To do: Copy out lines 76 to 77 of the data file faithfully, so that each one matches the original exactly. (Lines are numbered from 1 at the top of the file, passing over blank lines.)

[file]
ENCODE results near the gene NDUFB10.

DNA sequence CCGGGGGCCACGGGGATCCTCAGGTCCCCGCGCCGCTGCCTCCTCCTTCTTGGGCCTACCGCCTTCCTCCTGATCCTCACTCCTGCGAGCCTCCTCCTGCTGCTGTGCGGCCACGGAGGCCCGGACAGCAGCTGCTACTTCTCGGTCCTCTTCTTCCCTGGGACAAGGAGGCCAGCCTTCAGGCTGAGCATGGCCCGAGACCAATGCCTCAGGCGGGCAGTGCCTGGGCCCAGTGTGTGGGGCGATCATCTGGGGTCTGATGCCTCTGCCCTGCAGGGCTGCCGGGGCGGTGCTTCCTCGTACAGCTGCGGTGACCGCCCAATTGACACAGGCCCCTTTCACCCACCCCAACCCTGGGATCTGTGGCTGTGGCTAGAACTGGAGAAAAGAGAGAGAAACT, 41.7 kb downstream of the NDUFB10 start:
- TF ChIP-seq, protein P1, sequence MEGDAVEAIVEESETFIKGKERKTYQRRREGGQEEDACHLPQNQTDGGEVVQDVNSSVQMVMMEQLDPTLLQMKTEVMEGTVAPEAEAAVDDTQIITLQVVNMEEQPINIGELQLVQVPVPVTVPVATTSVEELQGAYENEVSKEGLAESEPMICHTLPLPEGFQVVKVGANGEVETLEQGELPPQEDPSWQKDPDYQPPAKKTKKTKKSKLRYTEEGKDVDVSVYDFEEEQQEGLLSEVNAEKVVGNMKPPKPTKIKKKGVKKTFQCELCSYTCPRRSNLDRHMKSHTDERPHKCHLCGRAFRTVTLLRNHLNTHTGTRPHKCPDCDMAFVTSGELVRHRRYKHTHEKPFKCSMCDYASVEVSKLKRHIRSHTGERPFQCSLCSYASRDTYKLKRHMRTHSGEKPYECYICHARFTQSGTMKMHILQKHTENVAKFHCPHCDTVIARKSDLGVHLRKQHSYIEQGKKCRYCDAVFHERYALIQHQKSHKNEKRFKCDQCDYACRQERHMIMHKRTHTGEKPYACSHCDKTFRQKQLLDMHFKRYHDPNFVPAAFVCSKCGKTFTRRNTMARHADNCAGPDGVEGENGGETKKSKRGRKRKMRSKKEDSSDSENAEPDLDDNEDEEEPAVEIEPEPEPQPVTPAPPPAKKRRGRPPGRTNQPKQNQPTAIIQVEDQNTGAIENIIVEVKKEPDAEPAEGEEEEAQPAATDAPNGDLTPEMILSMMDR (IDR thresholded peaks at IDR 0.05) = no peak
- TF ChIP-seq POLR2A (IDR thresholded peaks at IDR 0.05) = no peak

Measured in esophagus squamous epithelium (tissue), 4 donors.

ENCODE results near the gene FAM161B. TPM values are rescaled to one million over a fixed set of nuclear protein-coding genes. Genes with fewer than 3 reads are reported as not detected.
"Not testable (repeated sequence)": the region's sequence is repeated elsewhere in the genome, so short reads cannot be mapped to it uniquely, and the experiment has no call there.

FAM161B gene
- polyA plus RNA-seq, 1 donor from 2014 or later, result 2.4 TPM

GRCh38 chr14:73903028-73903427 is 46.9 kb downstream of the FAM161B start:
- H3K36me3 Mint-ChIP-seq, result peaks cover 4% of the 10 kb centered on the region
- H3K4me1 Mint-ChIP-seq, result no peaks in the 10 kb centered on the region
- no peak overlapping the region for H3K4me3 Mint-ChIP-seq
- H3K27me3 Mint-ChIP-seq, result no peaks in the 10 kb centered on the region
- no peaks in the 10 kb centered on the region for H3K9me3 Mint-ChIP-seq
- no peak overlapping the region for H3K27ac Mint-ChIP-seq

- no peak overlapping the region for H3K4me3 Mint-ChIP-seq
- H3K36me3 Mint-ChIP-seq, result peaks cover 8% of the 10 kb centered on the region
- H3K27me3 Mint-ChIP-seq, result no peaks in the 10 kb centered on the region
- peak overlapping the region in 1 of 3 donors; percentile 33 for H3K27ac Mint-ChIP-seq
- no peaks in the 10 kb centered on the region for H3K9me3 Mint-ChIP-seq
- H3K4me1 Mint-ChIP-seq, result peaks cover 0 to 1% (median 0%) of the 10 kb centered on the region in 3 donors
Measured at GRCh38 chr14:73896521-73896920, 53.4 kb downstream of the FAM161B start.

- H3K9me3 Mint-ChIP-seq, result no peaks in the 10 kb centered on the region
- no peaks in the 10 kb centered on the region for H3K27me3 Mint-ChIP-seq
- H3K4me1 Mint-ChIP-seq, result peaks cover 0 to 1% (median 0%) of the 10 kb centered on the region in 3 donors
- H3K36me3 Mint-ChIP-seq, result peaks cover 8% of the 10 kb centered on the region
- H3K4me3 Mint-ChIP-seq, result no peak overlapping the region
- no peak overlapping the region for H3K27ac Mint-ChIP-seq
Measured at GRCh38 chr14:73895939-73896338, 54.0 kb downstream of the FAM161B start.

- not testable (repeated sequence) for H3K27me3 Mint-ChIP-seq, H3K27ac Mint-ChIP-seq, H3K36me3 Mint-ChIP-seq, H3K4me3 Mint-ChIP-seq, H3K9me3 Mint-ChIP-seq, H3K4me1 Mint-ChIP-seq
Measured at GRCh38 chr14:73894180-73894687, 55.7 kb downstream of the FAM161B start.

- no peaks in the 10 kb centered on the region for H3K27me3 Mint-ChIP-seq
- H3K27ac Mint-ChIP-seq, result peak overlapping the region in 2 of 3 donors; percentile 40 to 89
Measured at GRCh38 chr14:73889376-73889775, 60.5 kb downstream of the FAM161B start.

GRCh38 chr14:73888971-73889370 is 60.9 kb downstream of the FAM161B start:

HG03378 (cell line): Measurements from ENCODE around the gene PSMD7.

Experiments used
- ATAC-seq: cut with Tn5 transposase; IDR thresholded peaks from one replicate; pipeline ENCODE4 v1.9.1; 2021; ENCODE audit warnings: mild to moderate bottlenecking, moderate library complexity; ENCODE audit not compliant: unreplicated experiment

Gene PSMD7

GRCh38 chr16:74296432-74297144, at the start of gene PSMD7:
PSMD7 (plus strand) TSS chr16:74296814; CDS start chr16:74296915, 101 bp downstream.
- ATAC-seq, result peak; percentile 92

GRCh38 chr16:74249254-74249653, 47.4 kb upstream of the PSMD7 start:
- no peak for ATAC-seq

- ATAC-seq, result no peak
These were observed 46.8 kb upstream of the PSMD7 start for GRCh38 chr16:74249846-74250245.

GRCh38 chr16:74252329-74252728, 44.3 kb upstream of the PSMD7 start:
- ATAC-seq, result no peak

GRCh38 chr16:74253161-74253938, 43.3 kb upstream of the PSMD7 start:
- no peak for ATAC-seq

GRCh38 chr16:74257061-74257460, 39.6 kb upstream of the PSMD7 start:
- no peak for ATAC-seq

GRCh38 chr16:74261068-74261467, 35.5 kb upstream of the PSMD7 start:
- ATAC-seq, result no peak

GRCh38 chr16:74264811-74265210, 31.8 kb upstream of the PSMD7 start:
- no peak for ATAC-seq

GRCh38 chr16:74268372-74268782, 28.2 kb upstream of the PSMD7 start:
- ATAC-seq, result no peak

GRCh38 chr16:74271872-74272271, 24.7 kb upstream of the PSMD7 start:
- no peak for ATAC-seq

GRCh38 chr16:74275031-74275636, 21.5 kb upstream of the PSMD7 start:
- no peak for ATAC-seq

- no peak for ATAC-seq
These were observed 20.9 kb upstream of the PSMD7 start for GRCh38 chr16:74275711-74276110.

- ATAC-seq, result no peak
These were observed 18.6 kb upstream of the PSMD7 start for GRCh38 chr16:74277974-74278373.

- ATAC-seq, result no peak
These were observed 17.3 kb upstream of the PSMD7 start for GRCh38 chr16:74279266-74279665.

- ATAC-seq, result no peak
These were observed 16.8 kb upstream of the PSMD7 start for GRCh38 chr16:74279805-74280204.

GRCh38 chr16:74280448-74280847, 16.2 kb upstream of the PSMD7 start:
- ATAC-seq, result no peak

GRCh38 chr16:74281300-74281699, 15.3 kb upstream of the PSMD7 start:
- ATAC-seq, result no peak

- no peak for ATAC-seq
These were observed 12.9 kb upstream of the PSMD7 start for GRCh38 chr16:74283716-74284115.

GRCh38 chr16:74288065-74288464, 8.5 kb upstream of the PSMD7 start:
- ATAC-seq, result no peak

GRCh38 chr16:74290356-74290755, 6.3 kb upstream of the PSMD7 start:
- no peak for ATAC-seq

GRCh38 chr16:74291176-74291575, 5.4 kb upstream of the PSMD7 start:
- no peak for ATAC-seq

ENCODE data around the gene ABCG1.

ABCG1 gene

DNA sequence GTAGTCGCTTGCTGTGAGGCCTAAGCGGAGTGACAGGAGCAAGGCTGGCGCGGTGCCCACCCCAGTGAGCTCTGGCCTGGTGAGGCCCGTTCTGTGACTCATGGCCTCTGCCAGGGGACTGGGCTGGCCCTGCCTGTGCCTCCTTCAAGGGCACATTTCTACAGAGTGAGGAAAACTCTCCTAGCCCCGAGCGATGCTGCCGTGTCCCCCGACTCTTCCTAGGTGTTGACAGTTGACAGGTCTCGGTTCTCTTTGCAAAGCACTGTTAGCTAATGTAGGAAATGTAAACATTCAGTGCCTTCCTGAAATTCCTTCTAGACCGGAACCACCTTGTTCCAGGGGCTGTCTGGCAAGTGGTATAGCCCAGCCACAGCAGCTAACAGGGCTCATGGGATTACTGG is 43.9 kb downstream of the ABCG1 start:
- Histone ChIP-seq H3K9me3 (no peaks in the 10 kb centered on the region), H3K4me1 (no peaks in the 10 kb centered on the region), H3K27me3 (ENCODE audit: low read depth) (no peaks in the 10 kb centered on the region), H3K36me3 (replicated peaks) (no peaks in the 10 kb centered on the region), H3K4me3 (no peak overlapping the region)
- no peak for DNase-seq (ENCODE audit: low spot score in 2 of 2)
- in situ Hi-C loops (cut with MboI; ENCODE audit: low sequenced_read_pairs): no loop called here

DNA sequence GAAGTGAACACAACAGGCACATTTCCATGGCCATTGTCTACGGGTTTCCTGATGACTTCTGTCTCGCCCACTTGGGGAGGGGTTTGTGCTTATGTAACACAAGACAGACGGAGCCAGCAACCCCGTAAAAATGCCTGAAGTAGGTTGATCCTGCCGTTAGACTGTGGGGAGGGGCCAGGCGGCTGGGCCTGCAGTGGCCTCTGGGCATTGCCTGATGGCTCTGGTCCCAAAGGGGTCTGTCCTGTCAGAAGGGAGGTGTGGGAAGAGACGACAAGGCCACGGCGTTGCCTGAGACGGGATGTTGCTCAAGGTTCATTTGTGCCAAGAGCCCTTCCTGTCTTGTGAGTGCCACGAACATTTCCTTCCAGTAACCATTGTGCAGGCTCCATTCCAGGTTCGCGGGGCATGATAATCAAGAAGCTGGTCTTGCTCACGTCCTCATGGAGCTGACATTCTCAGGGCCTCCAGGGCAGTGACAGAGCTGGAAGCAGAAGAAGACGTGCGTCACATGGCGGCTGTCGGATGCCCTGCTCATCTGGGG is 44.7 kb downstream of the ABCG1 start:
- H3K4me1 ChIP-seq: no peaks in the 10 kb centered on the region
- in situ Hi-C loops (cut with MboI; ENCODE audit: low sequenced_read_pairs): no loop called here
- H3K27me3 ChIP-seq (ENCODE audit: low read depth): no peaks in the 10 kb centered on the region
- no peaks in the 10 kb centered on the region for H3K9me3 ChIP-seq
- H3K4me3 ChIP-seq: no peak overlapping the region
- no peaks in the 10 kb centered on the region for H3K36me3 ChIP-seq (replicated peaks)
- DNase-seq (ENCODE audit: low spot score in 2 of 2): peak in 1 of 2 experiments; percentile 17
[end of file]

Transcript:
- no peak for ATAC-seq
These were observed 12.9 kb upstream of the PSMD7 start for GRCh38 chr16:74283716-74284115.